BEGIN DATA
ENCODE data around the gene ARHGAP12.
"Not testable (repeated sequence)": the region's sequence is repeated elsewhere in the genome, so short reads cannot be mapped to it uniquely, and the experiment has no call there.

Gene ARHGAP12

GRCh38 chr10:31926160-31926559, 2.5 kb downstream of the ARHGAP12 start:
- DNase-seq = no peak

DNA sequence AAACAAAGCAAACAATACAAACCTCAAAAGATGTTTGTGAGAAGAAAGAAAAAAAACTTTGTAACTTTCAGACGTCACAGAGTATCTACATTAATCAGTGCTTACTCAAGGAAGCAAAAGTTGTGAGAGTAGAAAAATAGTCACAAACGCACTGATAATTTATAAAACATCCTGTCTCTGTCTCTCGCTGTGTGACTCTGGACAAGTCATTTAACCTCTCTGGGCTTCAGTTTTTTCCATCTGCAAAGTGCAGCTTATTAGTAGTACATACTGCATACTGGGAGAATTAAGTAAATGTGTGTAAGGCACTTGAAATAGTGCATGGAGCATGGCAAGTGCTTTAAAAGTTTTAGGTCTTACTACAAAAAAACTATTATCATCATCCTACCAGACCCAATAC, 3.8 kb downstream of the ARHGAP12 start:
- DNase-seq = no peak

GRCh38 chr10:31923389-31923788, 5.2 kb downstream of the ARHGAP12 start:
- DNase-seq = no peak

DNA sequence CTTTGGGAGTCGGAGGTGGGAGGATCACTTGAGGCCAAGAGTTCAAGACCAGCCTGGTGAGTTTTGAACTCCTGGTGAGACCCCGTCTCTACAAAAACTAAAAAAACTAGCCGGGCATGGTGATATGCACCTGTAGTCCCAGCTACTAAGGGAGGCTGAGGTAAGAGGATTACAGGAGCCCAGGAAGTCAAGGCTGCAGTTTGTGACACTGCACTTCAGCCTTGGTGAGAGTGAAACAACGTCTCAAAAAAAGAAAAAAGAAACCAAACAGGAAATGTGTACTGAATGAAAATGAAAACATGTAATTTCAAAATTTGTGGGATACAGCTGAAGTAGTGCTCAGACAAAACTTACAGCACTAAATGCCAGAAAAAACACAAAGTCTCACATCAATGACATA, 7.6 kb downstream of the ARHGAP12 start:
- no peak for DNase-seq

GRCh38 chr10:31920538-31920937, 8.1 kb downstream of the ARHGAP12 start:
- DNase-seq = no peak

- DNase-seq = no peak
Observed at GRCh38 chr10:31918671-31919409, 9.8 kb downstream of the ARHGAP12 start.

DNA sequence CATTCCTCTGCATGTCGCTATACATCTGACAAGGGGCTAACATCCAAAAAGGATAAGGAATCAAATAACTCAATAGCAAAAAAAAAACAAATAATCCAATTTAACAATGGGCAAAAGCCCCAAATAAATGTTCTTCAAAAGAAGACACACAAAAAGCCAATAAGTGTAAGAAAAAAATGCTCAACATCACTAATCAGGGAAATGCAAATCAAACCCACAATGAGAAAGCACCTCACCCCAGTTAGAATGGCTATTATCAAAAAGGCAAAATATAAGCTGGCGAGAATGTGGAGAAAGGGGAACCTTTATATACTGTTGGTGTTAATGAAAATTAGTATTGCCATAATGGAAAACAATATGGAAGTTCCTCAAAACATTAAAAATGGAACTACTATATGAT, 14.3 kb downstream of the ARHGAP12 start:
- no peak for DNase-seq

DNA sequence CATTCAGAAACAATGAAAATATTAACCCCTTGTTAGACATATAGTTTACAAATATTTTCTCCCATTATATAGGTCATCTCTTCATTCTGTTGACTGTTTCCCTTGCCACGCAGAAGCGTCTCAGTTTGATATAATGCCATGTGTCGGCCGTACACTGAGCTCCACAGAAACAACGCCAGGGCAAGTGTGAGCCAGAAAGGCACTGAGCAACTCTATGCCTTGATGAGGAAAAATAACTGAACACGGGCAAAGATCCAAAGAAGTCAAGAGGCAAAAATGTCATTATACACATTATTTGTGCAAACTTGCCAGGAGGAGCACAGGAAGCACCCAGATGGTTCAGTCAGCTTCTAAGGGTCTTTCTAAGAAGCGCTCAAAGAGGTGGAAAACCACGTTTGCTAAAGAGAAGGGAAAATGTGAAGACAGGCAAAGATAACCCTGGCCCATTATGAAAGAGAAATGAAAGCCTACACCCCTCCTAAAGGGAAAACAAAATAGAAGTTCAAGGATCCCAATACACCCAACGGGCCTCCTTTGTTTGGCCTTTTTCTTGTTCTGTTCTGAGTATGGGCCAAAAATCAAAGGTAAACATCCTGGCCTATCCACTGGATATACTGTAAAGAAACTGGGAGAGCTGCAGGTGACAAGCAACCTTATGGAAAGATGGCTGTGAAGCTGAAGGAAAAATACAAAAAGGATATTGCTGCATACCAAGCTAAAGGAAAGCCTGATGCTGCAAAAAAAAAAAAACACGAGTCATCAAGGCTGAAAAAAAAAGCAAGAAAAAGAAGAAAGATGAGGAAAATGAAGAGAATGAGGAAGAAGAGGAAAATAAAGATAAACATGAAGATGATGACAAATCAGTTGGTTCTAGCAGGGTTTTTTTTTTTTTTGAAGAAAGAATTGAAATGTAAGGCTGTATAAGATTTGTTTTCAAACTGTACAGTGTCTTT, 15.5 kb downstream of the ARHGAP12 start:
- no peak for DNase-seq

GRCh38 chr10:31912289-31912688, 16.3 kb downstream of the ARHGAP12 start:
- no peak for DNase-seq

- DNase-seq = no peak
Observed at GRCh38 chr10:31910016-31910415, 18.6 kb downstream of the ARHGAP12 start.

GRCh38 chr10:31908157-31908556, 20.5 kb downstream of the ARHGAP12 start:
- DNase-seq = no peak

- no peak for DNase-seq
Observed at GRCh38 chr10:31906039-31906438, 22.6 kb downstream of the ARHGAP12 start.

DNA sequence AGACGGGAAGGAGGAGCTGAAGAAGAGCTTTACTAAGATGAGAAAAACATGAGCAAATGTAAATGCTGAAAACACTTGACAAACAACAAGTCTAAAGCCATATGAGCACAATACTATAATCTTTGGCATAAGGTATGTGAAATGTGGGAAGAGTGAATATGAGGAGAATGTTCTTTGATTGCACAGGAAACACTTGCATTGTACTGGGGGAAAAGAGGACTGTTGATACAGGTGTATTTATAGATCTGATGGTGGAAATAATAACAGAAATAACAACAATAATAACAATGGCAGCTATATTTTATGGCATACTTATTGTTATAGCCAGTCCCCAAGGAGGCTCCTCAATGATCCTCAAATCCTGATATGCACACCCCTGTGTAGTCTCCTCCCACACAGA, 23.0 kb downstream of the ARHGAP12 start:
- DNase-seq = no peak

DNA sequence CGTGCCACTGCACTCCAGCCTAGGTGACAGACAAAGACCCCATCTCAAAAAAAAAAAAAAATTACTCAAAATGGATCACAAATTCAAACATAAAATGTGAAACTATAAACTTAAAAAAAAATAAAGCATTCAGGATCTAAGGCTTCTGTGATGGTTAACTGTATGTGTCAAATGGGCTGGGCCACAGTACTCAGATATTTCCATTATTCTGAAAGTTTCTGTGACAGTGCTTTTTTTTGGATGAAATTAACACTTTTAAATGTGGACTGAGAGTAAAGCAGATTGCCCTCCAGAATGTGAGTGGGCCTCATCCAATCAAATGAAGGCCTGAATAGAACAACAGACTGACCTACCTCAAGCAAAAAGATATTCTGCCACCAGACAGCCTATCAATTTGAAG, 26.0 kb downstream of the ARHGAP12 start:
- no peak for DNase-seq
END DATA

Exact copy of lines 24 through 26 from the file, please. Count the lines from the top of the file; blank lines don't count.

GRCh38 chr10:31908157-31908556, 20.5 kb downstream of the ARHGAP12 start:
- DNase-seq = no peak

- no peak for DNase-seq